"ʻAʻole kēia he puna."

Translation:This is not a spoon.

December 29, 2018



A'ohe puna.

February 8, 2019


"This is a spoon" would be: He puna kēia. So why does the negative version require completely flipping the word order? Why would it not be: Aʻole he puna kēia

December 31, 2018


In Hawaiian, the subject pronoun jumps to the front of the sentence when responding in the negative. Its placement is immediately following the negation. For example, "He will not go to the store." The proper translation is "A'ole 'oia e hele ana i ka hale ku'ai." Notice the location of 'oia just behind a'ole.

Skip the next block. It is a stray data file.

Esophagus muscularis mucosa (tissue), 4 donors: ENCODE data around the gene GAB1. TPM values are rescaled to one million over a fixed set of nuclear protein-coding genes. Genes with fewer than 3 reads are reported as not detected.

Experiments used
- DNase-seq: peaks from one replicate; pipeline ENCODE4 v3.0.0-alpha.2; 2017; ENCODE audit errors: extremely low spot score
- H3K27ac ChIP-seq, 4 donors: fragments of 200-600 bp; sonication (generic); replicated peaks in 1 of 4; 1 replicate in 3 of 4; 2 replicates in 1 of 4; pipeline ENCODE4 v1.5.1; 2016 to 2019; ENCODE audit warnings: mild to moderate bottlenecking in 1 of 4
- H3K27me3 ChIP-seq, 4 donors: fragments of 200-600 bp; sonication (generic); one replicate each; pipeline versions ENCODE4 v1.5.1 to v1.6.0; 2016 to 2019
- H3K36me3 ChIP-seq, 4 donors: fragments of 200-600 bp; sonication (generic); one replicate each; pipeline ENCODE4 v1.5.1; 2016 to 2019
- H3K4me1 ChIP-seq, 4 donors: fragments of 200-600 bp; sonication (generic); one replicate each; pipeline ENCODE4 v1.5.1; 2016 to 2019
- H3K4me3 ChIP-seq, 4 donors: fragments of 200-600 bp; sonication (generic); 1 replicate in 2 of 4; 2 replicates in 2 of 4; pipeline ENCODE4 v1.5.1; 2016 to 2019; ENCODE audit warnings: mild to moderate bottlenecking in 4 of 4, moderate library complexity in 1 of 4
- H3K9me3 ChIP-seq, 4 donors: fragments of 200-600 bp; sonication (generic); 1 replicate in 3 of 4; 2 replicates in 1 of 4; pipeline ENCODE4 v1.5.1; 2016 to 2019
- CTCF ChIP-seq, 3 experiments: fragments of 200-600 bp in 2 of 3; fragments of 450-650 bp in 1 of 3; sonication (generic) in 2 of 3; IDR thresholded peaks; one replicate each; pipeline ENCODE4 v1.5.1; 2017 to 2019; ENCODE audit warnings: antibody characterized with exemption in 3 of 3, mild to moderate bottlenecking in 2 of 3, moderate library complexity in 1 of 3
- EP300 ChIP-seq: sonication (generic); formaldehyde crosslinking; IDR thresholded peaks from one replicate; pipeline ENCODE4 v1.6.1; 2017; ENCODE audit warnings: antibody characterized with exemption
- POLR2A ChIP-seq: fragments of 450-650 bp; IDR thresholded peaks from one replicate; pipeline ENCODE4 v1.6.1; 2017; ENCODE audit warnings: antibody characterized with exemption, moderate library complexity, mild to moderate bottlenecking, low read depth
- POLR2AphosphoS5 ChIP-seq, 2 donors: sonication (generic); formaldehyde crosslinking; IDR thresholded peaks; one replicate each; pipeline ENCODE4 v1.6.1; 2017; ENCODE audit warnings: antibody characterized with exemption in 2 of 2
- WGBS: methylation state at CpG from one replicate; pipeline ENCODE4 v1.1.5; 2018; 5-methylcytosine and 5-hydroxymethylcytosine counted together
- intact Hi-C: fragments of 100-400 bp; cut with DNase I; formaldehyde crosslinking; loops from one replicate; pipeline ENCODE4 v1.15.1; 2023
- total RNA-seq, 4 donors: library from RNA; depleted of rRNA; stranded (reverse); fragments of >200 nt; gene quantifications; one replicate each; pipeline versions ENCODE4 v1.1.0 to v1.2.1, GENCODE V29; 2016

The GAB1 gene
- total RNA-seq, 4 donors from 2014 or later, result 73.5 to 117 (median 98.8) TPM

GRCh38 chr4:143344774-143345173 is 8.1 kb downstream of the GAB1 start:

It would be nice if these types of grammatical structures were explained, at least briefly, somewhere other than in the student forum.

HIT the Up Arrow and DROP me a Lingot. ( I don't really need the lingot). This particularly important condition is encountered all of the time. I would advise writing it down and keeping it handy. Cheers!

January 8, 2019


It's more likely the sentence is in accusative case. Thus, the words are in reverse order.

Let's see what the experts have to say about this.

January 1, 2019


What about: "There is no spoon"?

February 27, 2019
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